On April 16, 2007, mentally disturbed Seung-Hui Cho shot and killed 32 people and wounded 17 others at Virginia Tech. He had a lifelong history of mental illness, recorded as far back as his early childhood. Two years before the massacre he was in trouble for stalking female students and was removed from a class by a professor who found him “menacing.” In December of 2005 the New River Valley Community Services Board declared that he was mentally ill and “in need of hospitalization.” Somehow it was recommended that he receive treatment as an outpatient and he was released but was court-ordered to follow all medical recommendations and continue to seek outpatient treatment. Though the New River Valley Community Services Board was required by the court to monitor him and Cho was ordered to continue treatment, neither party was compliant. Cho never received the court-ordered treatment needed, the board never followed up, and he was never summoned back to court.
Neither the court, the university nor community services officials followed up on the judge's order, according to dozens of interviews. Cho never got the treatment, according to authorities who have seen his medical files. And although state law says the community services board should have made sure Cho got help, a board official said that was “news to us.”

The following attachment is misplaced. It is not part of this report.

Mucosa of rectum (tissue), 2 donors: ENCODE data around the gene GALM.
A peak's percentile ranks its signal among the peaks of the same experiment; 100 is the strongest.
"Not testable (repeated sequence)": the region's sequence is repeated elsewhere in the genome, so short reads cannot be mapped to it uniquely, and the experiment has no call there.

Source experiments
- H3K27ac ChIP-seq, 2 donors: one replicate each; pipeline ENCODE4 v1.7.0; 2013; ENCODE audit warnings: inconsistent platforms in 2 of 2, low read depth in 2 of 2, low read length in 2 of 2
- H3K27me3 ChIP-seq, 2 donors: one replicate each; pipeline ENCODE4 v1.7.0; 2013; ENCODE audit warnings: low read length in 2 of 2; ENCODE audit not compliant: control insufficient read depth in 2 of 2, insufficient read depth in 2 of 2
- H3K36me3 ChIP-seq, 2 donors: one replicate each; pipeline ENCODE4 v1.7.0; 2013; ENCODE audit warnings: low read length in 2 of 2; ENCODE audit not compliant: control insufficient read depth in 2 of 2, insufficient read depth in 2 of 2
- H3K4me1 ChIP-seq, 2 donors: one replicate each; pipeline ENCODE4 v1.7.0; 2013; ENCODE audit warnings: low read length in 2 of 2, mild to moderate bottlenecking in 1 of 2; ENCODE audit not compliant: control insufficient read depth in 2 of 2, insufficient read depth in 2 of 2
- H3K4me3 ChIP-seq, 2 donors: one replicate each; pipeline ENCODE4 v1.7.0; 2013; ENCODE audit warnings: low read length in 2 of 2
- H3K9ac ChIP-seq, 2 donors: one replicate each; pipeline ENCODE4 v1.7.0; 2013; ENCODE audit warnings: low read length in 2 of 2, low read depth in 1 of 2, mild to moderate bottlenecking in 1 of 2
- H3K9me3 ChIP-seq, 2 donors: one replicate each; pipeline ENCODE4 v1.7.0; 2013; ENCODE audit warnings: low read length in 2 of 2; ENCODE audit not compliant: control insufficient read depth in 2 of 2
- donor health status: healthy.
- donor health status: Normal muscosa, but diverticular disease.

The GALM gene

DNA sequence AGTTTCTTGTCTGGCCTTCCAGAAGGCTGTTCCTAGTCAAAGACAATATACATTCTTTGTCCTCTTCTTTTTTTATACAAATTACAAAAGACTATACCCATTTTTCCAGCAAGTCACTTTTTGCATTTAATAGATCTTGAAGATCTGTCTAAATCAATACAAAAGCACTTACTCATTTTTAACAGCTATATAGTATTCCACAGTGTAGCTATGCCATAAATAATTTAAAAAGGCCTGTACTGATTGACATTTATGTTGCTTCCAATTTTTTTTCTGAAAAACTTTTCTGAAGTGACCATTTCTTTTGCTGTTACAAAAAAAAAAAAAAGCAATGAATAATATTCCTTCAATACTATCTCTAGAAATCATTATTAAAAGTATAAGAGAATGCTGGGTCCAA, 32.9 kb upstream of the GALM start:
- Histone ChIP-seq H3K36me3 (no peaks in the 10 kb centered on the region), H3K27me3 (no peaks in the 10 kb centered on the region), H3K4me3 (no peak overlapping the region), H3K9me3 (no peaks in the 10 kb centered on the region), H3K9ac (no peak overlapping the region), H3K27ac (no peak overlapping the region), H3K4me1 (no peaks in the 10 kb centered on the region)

Cho, they said, slipped through a porous mental health system that suffers from muddled, seldom-enforced laws and inconsistent practices. Special justices who oversee hearings such as the one for Cho said they know that some people they have ordered into treatment have not gotten it. They find out when the person “does something crazy again,” in the words of one justice—when they are brought back into court because they are considered in imminent danger of harming themselves or others.
“The system doesn't work well,” said Tom Diggs, executive director of the Commission on Mental Health Law Reform, which has been studying the state mental health system and will report to the General Assembly next year.
The report commissioned to examine Cho's noncompliance revealed that Virginia's checks and balances for mental health care were “inadequate.”
No proposed or existing firearms law would have prevented Cho from purchasing a firearm because he was never adjudicated mentally unfit—a clearly deserved decision. Anti-2A lobbyists are spending the day exploiting the tragedy as a call for more restrictions when their time would be better spent calling for increased mental care and oversight, which could have prevented this tragedy.
My book, Hands Off My Gun: Defeating The Plot To Disarm America is available here.